There is more to physical places and spaces than the natural features of the land and the buildings built upon terra firma. Energy . People are able to detect energy fields , although this ability seems to realized in fewer and fewer of the population. Once a hunter and gatherer, man lived a nomadic lifestyle reliant on whatever was provided by the immediate environment. As man’s tools for taming nature and producing food have evolved, energy and time were freed to pursue other activities. While science fiction predictions of time travel, teleportation, mass space travel, or even flying cars have not yet been realized, technology has altered the world in a way to make it incomprehensible to our past ancestors. Internet, virtual reality, flying in outer space. These are all ideas that would be utter nonsense to the inventor of fire or the wheel.

Nowadays, humans are more connected and plugged in than ever. Humans are also more disconnected to the nature. Children of today spend less and less time outside for many reasons, including video games, the nanny state, and overprotective parents.

Before technology advanced to the point of making mass communication, and therefore mass culture, possible, culture was much more localized. A global culture existed in the sense that people everywhere tried to explain the natural world. Nowadays, the people of the earth are connected in a much greater immediate way through the import and export of physical and cultural goods. While up-n-coming nations race towards first-world luxuries, the earth is drowning in our shit. Funkadelic summed it up nicely on “Biological Speculation.”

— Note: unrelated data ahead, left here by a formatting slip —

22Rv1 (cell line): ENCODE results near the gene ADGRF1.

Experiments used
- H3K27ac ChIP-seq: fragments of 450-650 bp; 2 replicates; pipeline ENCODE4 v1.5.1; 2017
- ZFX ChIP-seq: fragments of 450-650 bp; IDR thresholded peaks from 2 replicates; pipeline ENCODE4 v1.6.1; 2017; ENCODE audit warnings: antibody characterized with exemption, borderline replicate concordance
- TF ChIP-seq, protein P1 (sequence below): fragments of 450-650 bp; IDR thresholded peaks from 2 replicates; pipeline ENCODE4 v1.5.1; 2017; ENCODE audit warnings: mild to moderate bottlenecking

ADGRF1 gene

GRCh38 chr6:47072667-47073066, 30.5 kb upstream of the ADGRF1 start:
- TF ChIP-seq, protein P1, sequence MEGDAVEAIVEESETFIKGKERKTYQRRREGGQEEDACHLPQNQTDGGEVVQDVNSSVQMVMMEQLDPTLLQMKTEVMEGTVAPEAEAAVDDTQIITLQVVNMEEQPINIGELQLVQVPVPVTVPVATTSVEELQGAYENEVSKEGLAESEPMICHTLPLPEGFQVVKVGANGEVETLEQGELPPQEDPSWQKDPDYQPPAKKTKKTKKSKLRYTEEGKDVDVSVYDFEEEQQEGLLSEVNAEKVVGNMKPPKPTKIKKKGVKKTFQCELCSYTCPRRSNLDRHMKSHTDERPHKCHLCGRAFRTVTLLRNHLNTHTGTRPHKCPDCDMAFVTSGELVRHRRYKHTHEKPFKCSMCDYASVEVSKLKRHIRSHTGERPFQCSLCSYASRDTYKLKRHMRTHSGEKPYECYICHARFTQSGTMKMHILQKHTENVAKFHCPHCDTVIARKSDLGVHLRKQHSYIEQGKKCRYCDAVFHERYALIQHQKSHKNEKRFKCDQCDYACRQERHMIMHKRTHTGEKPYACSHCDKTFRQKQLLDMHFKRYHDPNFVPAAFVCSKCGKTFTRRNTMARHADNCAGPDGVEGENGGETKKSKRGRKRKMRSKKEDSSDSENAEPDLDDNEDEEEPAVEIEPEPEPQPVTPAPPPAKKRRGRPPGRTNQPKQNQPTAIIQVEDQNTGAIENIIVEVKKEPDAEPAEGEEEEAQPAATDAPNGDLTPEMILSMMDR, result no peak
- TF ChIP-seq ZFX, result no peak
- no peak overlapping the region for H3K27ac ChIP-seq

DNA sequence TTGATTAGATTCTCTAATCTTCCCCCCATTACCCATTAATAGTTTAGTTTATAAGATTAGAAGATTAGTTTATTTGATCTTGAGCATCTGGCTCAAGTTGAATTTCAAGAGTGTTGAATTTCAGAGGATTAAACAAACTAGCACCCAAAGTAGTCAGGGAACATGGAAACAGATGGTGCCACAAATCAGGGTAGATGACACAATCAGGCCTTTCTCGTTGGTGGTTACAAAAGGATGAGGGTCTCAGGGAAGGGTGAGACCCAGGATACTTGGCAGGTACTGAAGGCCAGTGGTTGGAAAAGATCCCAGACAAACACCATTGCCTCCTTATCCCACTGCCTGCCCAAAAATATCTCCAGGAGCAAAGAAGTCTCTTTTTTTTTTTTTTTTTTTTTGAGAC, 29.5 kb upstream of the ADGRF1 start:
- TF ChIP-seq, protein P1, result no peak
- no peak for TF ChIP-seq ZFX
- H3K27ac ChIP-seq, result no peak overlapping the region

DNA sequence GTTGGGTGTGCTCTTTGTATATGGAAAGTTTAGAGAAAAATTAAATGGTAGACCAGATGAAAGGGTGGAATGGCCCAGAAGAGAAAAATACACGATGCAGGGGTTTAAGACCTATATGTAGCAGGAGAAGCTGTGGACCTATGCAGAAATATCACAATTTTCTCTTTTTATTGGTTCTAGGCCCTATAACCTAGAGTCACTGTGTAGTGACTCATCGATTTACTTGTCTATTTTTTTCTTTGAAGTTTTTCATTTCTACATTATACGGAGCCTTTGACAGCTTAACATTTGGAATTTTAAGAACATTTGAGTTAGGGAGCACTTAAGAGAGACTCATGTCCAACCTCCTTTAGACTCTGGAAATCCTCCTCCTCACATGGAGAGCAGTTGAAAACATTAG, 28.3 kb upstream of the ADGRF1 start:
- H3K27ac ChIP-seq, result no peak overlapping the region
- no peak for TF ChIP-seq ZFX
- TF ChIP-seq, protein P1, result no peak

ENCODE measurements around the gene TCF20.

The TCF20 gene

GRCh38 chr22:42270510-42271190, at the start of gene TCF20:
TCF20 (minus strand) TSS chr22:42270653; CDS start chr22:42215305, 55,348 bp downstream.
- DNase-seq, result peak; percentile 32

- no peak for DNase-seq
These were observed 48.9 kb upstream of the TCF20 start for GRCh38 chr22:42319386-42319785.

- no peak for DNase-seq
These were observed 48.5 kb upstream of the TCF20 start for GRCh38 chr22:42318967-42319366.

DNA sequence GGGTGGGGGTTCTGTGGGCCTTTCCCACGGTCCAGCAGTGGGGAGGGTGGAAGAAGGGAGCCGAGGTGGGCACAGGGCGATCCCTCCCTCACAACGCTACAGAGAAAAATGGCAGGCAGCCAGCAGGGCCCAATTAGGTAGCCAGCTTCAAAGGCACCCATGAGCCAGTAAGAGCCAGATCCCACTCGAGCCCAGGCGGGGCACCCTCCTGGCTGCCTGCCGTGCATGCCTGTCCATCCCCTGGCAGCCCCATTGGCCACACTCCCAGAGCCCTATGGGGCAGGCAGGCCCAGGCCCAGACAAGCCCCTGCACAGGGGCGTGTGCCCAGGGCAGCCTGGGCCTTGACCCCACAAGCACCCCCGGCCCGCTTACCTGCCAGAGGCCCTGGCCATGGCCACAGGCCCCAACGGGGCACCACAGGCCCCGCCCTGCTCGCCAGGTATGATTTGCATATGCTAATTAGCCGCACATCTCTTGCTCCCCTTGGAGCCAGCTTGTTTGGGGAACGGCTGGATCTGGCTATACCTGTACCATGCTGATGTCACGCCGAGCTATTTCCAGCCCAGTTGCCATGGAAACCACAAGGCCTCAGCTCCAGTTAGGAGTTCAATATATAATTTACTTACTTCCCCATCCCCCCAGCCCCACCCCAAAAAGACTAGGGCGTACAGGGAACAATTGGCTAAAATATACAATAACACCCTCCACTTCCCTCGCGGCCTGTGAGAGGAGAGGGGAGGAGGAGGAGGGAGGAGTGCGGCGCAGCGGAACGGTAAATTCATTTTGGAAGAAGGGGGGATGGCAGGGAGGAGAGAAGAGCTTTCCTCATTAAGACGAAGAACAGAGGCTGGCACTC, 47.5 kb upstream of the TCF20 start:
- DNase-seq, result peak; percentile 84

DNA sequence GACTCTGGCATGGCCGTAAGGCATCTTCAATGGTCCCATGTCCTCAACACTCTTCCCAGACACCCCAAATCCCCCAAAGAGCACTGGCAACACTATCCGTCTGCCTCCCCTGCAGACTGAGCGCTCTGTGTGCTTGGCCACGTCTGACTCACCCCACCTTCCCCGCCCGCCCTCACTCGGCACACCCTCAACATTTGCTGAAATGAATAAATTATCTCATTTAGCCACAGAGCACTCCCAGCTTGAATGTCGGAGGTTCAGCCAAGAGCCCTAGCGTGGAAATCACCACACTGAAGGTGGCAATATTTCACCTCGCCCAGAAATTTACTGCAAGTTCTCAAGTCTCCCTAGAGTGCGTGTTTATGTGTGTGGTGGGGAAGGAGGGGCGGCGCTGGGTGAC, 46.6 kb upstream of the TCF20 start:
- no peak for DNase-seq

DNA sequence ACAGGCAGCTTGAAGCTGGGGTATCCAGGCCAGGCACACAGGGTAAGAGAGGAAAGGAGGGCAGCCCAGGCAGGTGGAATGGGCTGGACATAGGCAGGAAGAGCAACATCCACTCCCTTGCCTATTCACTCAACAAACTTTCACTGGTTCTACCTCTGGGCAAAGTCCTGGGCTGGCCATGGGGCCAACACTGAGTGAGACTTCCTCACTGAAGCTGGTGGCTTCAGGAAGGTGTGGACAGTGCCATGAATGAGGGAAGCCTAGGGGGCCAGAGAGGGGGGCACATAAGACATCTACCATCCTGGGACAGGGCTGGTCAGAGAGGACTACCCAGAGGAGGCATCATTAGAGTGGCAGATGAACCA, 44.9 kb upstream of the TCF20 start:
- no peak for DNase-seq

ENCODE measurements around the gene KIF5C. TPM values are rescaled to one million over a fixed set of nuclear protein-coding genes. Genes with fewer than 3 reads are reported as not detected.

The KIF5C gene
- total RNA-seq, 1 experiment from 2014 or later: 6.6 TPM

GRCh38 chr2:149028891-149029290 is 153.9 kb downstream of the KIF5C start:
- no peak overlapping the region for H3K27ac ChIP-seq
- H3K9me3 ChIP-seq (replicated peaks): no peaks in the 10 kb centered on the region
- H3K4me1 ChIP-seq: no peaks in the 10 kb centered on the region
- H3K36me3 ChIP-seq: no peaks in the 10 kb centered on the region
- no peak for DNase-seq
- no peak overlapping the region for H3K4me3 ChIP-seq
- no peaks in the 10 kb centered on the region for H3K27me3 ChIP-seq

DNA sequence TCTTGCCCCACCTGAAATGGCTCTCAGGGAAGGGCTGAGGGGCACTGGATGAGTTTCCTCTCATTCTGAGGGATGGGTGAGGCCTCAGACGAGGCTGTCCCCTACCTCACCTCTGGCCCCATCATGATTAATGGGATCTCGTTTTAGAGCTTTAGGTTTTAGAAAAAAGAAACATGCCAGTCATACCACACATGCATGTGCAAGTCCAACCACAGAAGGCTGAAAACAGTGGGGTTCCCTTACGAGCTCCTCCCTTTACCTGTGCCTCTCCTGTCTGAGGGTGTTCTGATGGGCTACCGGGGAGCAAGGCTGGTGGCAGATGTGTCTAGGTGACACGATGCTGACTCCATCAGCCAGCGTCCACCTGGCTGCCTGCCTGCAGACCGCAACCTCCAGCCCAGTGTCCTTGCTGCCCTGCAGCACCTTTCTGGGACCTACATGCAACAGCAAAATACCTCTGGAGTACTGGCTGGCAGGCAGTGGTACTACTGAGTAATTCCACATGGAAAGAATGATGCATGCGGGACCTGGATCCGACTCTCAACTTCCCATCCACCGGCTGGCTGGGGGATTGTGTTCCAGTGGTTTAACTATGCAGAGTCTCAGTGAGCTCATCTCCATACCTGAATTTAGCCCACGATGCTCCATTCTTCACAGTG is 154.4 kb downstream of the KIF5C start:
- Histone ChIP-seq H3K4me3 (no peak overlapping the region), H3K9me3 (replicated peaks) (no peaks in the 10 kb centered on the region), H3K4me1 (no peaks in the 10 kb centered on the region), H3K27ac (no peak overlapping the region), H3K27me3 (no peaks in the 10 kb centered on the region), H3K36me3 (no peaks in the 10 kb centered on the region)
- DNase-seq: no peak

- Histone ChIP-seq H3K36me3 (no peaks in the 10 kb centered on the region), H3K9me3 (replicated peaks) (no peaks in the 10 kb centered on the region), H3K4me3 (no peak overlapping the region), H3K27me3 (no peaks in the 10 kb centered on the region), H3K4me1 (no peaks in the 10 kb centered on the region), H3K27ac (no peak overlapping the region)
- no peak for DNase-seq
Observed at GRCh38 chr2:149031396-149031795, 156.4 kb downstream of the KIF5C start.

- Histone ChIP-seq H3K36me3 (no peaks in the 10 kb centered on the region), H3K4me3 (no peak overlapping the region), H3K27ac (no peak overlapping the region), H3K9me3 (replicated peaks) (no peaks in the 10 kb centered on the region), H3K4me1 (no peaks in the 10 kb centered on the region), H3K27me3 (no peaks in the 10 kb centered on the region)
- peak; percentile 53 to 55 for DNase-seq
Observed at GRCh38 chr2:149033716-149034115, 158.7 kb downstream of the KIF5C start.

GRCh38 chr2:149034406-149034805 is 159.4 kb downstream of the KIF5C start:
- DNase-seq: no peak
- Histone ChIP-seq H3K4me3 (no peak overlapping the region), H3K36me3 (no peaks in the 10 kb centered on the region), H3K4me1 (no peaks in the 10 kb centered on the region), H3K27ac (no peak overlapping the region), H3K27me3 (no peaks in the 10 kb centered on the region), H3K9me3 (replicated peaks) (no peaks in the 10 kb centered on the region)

Oh, if and when the system
Creates hunger and hate
Then the laws of nature will come and do her thing
Oh, yes, oh!

She does not think
She works by instinct
Survival is her thing

There is a tipping point and it is getting closer everyday.

Belated Parliafunkadelicment Thangday! (Earholin’ Pillagin’ Pioneers)

Posted in Music, P-Funk on August 28, 2008 by trapperKeeper

With the weather unfitting for late August, the Funk is needed more than ever. Funk, like rich, dark hot cocoa, provides warmth for the mind, body, and soul. Space(bass) heater! This Parliafunkadelicment Thangday. Capable of melting Mr. Freeze, Digital Underground championed the fun side of west coast hip hop.

The most famous purveyor of the P-Funk sound, Dr. Dre, certainly embraced the aural aspect of P-Funk. Too $hort was also fond of P-Funk’s riffs, but rapped mostly about pimpin’ and sex. Digital Underground truly embodied the principles of the P-Funk Army. Dr. Dre & Death Row Records packaged P-Funk inspired beats with gangsta rap lyrical and visual content. Thus creating the G-Funk sound. Digital Underground’s embraced more than just the sound aspect of the P-Funk aesthetic.

Mixing samples with musical re-interpolations, Digital Underground’s sound was funky, raw, and live. Inspired by the concepts found in the lyrics and P-Funk album artwork, DU’s raps were filled with P-Funk references, Bootsy-esque puns, pointed commentary, sci-fi concepts, all around hilarity, and praise of the Funk. Sons of the P to the subatomic level, passers of the funkadelictric kool-aid acid tests.

Spreading the unkut Funk, and P-Funk ethos, to a new generation before going under to the castrated funk of G-Funk Army, DU prefigured Outkast’s space-funk hop by several years. Originally a member of the legendary Tommy Boy label, Digital Underground was also responsible for introducing the hip hop world to Tupac Shakur, who would become much more popular than DU ever was and probably ever will be. For example, number of times I have seen Shock G’s image in public (0) vs. number of times for Tupac (much higher than 0). But this has no bearing on the funkiness of Digital Underground.